China warns against holiday travel
Officials have been testing hundreds of thousands of people in Beijing and millions in the port city of Dalian, after the country recorded 42 locally transmitted coronavirus cases in the past week. The outbreak interrupted months of near-zero case numbers. Residents of Dalian have been advised not to leave the northern port city.
The resurgence comes ahead of the Lunar New Year, during which hundreds of millions of Chinese people travel to their hometowns. The authorities are already looking forward with caution: This year’s travel helped spread the virus.
The government is discouraging Beijing residents from traveling and gathering. Travel companies have been told not to organize any group tours to Beijing during the holiday, which next year falls on Feb. 12.
Other parts of the country are taking precautions as well. Anhui Province, home to many of China’s migrant workers, intends to test and monitor all those who return for the holiday. Experts say a plan to vaccinate 50 million people (although with unproven vaccines) and efforts to ramp up testing are reasons not to worry about the travel period.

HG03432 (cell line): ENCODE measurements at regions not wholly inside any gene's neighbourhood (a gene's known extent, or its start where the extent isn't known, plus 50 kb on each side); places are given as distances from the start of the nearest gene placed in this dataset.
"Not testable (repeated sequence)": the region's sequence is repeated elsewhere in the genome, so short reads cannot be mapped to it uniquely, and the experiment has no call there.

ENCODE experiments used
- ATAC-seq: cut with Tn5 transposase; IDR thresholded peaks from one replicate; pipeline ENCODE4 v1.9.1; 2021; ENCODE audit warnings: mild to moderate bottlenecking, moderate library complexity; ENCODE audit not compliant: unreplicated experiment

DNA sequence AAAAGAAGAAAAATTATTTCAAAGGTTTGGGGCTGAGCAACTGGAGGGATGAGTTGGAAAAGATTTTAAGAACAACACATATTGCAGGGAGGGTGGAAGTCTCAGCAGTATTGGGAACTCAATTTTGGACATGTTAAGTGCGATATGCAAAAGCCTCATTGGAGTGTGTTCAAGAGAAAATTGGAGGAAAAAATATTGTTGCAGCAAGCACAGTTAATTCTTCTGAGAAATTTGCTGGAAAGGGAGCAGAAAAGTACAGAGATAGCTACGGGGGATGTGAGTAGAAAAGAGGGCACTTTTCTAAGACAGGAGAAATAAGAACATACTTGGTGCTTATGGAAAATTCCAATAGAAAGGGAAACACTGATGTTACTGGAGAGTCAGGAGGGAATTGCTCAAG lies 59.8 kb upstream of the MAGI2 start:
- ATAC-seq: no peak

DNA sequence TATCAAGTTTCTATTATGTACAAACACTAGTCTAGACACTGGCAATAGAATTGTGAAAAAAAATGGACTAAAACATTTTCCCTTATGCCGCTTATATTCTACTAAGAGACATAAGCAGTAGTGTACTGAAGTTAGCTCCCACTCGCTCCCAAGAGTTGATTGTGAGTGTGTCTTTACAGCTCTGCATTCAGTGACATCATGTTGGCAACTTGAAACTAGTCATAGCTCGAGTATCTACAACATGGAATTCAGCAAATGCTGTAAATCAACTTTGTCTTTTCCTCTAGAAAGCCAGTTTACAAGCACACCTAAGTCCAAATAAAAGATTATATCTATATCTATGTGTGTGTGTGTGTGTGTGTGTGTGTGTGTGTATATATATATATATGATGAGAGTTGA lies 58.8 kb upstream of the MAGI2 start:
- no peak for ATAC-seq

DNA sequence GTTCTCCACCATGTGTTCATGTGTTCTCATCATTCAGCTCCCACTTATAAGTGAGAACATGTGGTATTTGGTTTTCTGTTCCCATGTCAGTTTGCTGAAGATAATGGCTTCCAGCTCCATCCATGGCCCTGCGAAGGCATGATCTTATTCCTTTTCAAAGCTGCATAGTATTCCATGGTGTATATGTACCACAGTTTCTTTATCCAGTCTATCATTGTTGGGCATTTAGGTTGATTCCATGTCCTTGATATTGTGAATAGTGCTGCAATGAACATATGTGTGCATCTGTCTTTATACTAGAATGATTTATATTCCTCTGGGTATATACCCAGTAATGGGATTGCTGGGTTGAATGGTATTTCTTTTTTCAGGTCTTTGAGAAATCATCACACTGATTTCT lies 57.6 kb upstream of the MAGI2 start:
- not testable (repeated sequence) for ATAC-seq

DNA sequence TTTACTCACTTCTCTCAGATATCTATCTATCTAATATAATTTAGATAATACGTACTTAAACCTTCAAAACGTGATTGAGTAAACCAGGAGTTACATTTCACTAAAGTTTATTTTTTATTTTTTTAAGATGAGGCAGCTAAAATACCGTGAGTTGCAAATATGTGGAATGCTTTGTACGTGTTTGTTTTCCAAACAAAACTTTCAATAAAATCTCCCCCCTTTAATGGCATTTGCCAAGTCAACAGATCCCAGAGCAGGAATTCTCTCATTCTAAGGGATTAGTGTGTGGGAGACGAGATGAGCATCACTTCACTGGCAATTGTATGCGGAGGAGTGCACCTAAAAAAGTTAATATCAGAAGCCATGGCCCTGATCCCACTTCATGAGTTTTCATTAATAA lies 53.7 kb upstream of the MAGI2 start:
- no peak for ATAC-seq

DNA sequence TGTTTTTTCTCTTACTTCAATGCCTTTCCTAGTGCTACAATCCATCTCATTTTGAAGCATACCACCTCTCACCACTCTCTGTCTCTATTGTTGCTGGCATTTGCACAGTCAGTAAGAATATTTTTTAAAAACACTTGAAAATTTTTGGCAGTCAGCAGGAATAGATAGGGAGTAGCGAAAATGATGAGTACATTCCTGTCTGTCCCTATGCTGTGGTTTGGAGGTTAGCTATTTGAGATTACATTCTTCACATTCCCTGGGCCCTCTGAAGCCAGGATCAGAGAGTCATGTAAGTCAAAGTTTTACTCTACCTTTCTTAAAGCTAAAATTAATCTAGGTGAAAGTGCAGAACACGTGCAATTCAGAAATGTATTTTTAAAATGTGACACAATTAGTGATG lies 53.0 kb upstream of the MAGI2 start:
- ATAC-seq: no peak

Former enemies fight together in Ethiopia
For weeks, Prime Minister Abiy Ahmed of Ethiopia has denied that soldiers from Eritrea — a country that Ethiopia once fought in a brutal war — had entered Tigray.
But according to aid workers, refugees, United Nations officials and diplomats, Eritrean soldiers have joined the fighting in Tigray, apparently in coordination with Mr. Abiy’s forces, and face credible accusations of atrocities against civilians.
The soldiers have rampaged through refugee camps, committing human rights violations, officials and witnesses say. It remains unclear how many soldiers are there, but a communications blackout has slowly been lifting and more accounts are becoming available.